Elder abuse is increasing, often at the hands of those closest. In an article in the Arizona Daily Star by Patrick McNamara, which was published on their website, tucson.com, the paper reported that law enforcement is seeing an increase in elder abuse.
Reason that elder abuse is increasing
As our elderly population grows, law enforcement and prosecutors are seeing an increase in the number of incidents of exploitation and abuse against older people. According to the article, law enforcement has seen a nearly 50 percent increase in elder exploitation reports. Financial crimes are taking a toll on lives and pocketbooks reports Constance Gustke in the New York Times. Trusted caregivers – friends and relatives who offer support and guidance – are often the ones at fault. The article states that older adults are appealing – and vulnerable – targets because they have a lot of money that was saved over the years.
Abuse of senior citizens, both physical and financial, has become a growing problem in all states, including Pennsylvania, and it isn’t expected to abate as that state’s elderly population rises reports Matt Miller on pennlive.com. The Pennsylvania Supreme Court is so concerned that it has created a task force calling for everyone from judges to legislators to family members and the general public to get involved. Because elder abuse is increasing, they made recommendations to require banks and other financial institutions to report suspected cases of fiscal exploitation of seniors along with a proposed expansion of existing law to make it impossible for someone convicted of abusing a senior citizen to later benefit from that victim’s estate.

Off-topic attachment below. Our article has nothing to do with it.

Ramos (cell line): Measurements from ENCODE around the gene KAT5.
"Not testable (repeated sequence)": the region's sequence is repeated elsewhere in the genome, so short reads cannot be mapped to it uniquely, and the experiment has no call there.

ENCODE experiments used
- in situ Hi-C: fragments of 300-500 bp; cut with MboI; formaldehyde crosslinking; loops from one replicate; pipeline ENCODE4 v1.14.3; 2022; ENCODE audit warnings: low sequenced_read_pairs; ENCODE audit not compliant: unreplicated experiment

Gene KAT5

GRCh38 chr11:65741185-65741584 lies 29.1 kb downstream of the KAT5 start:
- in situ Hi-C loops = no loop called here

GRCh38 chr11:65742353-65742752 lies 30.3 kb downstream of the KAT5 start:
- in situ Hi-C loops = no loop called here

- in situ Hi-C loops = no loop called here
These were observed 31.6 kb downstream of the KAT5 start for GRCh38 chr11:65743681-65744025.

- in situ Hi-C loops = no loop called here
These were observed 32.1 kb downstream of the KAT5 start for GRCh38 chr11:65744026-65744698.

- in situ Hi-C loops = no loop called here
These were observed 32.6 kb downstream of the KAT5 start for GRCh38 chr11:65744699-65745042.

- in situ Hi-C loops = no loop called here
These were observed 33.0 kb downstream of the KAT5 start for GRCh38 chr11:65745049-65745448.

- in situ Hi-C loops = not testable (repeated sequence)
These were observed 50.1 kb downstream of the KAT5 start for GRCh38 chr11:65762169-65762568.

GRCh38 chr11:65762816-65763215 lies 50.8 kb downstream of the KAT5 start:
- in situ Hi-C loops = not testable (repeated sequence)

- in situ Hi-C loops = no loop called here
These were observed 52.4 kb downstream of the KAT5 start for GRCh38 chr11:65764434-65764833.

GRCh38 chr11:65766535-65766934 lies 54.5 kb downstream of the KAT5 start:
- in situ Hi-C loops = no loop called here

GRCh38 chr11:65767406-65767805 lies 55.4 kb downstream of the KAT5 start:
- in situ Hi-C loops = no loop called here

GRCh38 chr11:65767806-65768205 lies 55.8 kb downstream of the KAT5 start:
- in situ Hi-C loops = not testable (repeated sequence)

I have an article on this blog about a case where an adult daughter left her elderly father in the care of a longtime friend while she took a short vacation. In one week, the friend married the father, started transferring assets into joint accounts and named herself his pension beneficiary. The children learned of the marriage a month later. When they confronted their father, he recalled nothing about it.
Remedies for the victims and their family
If a family has had an elderly loved one fall victim to abuse, what can be done? Often when a family learns of elder abuse, it is too late. The bad guy has taken the money and it cannot be recovered. Close monitoring of those who are around the elderly helps but sometimes that is not possible. What if mom or aunt Sally or uncle Joe lives in the next city or next county or next state? Sometimes the abuser is a child or other close relative. Since close monitoring is not always possible, a regular review of the elder person’s finances may disclose transactions that need to be pursued. If the abuser has gotten the elder person to write a new will, this may not be discovered until after the elder person dies. The only remedy then is a will contest.
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By Robert Ray a Board Certified attorney. The foregoing information is general in nature and does not apply to every fact situation. We handle litigation involving inheritance disputes. We don’t prepare wills. We don’t file wills for probate or distribute estates except when we are contesting a will or protecting a will from a contest. We handle a select few cases on contingency. Don’t use a comment to ask a personal question about an inheritance issue because your name and comment will be public. To ask a litigation question and to protect your privacy, click the red button to the right.